The company replaced and supplemented these models with a variety of machine learning techniques including Deep Neural Networks and "long short-term memory networks" (LSTMNs). These neural networks are effectively more generalized versions of the Markov model. However, because they posses memory and can track context -- as opposed to simply learning patterns as Markov models do -- they're better equipped to understand nuances like grammar and punctuation to return a result closer to what the user really intended.
The new system quickly spread beyond Siri. As Steven Levy points out, "You see it when the phone identifies a caller who isn't in your contact list (but who did email you recently). Or when you swipe on your screen to get a shortlist of the apps that you are most likely to open next. Or when you get a reminder of an appointment that you never got around to putting into your calendar."
By the WWDC 2016 keynote, Apple had made some solid advancements in its AI research. "We can tell the difference between the Orioles who are playing in the playoffs and the children who are playing in the park, automatically," Apple senior vice president Craig Federighi told the assembled crowd.
The company also released during WWDC 2016 its neural network API running Basic Neural Network Subroutines, an array of functions enabling third party developers to construct neural networks for use on devices across the Apple ecosystem.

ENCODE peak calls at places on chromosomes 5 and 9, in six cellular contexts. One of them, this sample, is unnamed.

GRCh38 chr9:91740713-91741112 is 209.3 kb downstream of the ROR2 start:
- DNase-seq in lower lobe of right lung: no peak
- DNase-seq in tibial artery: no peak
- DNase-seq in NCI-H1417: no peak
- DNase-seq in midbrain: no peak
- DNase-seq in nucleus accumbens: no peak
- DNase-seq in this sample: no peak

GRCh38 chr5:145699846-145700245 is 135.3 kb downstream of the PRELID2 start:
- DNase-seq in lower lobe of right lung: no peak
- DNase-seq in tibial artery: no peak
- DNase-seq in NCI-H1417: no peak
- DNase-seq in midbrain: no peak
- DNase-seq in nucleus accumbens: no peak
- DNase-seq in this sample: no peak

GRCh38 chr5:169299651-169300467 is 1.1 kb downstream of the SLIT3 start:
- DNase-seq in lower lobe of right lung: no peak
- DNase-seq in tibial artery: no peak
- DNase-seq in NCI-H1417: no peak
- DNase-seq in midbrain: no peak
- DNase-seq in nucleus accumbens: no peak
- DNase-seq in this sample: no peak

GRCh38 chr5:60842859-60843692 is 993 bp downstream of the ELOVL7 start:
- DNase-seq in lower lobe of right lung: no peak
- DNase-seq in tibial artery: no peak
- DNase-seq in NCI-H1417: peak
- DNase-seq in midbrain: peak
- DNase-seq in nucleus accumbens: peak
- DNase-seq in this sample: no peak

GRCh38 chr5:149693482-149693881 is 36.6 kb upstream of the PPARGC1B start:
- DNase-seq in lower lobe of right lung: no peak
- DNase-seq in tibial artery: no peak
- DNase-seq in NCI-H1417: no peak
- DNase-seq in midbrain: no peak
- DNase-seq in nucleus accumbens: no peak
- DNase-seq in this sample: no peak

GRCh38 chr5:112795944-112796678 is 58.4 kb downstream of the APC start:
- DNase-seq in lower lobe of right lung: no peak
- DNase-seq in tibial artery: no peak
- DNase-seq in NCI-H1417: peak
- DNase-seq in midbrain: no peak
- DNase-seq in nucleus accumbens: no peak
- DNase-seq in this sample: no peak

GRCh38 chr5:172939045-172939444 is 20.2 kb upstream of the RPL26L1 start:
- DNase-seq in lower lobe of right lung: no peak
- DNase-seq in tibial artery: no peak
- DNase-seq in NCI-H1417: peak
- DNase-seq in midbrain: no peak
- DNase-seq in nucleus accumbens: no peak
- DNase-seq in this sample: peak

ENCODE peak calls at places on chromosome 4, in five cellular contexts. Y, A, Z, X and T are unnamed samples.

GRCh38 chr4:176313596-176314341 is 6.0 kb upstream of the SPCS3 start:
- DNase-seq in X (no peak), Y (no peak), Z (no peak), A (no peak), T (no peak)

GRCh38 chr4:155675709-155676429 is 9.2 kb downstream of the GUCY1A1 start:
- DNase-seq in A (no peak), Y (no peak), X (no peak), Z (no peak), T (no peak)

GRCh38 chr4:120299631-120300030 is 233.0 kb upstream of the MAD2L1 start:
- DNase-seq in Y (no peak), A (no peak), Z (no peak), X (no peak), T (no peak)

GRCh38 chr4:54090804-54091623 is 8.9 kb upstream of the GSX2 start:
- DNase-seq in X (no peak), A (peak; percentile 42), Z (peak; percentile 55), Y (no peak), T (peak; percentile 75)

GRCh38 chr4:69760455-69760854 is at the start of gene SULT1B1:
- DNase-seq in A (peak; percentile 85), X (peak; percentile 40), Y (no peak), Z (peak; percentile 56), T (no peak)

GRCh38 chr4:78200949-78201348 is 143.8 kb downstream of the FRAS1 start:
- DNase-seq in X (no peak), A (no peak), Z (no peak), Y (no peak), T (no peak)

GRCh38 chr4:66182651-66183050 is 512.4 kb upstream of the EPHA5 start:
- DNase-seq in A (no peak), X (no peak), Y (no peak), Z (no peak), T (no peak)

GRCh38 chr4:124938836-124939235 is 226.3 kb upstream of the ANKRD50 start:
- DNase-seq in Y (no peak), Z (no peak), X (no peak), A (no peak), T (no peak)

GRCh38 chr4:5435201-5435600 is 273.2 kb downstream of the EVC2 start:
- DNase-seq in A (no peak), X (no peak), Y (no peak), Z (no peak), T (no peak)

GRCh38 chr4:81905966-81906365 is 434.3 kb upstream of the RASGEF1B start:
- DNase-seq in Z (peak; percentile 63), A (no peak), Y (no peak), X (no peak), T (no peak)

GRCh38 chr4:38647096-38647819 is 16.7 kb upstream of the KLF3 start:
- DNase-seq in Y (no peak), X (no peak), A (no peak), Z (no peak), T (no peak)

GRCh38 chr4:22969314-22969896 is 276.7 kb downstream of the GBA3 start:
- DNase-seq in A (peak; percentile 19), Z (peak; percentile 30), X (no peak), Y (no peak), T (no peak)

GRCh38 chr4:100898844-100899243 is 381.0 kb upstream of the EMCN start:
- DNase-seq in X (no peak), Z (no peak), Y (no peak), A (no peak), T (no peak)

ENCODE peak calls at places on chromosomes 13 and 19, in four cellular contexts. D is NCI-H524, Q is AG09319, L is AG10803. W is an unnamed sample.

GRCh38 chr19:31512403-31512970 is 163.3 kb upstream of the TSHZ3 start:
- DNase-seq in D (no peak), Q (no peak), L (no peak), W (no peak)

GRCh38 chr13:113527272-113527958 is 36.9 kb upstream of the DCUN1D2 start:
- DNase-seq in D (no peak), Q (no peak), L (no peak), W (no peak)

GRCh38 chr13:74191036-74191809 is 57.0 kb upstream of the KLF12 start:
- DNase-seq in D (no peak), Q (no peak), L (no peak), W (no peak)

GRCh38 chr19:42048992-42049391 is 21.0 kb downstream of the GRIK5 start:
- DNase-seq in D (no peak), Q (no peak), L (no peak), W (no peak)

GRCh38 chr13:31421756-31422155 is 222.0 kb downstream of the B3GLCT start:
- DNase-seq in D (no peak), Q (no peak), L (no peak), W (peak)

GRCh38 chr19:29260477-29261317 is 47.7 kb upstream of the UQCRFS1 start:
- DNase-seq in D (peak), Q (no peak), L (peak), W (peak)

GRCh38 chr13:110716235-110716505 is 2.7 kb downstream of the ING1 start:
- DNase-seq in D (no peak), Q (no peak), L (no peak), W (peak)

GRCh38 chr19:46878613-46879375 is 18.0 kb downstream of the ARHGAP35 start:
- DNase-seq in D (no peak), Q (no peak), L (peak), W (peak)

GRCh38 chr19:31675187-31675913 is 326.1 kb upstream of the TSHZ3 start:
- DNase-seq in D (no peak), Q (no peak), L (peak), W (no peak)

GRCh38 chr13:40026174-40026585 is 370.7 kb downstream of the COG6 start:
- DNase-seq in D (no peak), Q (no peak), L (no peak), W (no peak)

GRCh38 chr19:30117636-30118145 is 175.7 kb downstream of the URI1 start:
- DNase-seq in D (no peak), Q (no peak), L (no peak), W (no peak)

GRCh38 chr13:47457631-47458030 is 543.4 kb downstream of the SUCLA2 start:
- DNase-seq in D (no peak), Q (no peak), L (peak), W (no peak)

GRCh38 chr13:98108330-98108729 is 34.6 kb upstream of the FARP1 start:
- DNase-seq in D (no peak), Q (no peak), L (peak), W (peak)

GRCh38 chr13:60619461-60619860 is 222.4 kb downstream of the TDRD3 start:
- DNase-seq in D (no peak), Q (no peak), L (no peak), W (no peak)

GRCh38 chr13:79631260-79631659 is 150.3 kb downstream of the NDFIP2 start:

However, Apple had yet to catch up with the likes of Google and Amazon, both of whom had either already released an AI-powered smart home companion (looking at you, Alexa) or were just about to (Home would be released that November). This is due in part to the fact that Apple faced severe difficulties recruiting and retaining top AI engineering talent because it steadfastly refused to allow its researchers to publish their findings. That's not so surprising coming from a company so famous for its tight-lipped R&D efforts that it once sued a news outlet because a drunk engineer left a prototype phone in a Palo Alto bar.
"Apple is off the scale in terms of secrecy," Richard Zemel, a professor in the computer science department at the University of Toronto, told Bloomberg in 2015. "They're completely out of the loop." The level of secrecy was so severe that new hires to the AI teams were reportedly directed not to announce their new positions on social media.
"There's no way they can just observe and not be part of the community and take advantage of what is going on," Yoshua Bengio, a professor of computer science at the University of Montreal, told Bloomberg. "I believe if they don't change their attitude, they will stay behind."
Luckily for Apple, those attitudes did change and quickly. After buying Seattle-based machine learning AI startup Turi for around $200 million in August 2016, Apple hired AI expert Russ Salakhutdinov away from Carnegie Mellon University that October. It was his influence that finally pushed Apple's AI out of the shadows and into the light of peer review.